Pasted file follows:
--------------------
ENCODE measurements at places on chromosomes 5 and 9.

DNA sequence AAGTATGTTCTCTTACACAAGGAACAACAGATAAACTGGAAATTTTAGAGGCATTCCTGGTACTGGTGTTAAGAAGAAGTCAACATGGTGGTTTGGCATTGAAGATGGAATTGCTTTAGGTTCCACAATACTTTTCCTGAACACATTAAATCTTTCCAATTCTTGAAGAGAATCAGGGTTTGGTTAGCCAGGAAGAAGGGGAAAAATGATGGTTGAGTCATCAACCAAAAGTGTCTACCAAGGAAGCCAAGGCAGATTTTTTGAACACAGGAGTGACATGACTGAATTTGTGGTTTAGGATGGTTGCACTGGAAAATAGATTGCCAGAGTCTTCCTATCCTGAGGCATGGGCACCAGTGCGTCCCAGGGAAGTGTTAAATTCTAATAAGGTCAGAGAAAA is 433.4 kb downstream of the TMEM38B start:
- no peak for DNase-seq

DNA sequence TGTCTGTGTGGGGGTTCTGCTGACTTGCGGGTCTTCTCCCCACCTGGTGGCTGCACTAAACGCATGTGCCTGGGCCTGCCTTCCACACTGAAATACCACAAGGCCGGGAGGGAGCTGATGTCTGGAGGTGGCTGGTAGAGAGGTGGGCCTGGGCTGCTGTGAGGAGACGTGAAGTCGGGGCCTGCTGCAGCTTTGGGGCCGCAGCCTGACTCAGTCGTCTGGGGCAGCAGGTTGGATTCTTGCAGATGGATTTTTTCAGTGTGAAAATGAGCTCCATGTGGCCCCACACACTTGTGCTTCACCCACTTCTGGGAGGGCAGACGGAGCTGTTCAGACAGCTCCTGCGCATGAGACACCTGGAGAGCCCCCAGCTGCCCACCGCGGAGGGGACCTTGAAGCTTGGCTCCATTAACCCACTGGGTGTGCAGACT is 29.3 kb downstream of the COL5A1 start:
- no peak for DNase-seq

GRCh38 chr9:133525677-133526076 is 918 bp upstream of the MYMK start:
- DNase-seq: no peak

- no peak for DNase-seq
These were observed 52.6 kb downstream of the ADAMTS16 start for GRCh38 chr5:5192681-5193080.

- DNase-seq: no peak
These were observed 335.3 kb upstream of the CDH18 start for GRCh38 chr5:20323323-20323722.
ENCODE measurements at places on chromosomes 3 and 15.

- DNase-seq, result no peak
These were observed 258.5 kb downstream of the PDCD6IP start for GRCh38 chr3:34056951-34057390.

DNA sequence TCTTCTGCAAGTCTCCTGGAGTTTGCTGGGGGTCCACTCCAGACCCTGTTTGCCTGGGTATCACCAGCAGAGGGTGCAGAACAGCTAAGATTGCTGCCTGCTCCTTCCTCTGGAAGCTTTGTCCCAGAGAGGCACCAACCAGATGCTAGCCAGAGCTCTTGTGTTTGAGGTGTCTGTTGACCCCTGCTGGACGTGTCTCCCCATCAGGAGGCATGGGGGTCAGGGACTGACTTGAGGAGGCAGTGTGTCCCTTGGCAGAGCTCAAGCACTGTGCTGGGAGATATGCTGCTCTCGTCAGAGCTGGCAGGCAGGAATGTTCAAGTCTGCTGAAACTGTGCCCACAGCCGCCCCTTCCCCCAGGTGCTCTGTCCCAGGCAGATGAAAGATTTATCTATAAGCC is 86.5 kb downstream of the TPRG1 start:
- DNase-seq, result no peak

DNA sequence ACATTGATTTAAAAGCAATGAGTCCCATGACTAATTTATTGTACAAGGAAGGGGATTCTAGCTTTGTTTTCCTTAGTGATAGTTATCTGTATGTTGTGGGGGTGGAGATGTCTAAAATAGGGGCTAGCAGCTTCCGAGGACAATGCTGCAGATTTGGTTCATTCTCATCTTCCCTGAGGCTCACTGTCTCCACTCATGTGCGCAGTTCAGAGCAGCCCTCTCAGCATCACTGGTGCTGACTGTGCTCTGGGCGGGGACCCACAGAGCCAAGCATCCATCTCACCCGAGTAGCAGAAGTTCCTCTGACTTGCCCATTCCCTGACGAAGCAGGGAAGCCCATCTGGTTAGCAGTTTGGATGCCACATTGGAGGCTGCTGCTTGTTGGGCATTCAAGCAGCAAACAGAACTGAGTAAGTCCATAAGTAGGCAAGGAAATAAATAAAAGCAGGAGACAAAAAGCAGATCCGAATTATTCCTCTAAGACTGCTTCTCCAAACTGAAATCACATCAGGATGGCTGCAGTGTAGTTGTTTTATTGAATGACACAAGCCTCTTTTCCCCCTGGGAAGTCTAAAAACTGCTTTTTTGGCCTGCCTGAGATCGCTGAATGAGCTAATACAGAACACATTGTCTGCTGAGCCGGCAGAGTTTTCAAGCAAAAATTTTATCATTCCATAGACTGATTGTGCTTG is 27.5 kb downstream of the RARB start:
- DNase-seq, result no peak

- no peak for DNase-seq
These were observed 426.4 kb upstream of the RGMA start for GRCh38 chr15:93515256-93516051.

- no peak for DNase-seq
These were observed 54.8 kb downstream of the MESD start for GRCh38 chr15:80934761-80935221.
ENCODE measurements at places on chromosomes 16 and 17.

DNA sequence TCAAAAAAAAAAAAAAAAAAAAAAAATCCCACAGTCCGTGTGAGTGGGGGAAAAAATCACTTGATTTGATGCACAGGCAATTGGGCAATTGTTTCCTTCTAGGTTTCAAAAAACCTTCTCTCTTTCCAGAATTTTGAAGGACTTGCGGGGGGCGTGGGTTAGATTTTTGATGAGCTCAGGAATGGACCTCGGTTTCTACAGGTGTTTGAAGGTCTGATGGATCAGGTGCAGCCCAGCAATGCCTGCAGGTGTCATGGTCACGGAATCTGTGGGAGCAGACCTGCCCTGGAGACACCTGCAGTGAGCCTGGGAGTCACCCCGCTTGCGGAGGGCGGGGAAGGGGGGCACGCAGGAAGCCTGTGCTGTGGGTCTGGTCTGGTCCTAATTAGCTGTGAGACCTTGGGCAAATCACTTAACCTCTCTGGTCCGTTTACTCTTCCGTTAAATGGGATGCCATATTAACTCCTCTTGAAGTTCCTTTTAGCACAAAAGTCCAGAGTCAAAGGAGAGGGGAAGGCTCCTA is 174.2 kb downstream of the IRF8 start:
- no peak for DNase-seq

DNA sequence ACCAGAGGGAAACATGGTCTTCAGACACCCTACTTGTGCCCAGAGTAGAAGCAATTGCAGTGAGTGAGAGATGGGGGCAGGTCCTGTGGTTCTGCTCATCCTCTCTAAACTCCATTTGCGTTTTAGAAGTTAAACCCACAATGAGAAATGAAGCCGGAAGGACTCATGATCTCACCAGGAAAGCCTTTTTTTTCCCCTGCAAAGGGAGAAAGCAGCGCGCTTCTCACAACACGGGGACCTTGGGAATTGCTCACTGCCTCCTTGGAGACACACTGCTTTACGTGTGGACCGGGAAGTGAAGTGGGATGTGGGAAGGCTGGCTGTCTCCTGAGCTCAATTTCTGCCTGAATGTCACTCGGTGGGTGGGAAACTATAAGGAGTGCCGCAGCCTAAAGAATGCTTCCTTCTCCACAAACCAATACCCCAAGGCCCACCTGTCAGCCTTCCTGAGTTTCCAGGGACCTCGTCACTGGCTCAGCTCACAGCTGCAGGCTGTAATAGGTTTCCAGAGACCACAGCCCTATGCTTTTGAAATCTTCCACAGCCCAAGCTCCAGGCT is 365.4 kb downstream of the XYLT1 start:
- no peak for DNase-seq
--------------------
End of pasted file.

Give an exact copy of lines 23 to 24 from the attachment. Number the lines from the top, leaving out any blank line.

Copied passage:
ENCODE measurements at places on chromosomes 16 and 17.

DNA sequence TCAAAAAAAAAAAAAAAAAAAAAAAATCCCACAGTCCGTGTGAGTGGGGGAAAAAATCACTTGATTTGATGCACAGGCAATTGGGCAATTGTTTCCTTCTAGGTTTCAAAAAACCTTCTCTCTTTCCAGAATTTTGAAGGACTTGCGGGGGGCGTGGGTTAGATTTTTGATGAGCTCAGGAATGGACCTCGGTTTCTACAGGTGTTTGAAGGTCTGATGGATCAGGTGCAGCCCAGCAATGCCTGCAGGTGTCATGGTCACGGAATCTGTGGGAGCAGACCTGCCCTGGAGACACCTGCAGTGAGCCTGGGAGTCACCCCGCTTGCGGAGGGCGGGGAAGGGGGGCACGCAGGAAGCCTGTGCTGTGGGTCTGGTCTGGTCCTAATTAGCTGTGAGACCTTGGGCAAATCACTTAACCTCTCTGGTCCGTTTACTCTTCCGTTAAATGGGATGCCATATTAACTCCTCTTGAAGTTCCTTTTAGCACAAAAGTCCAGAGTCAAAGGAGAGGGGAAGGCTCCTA is 174.2 kb downstream of the IRF8 start: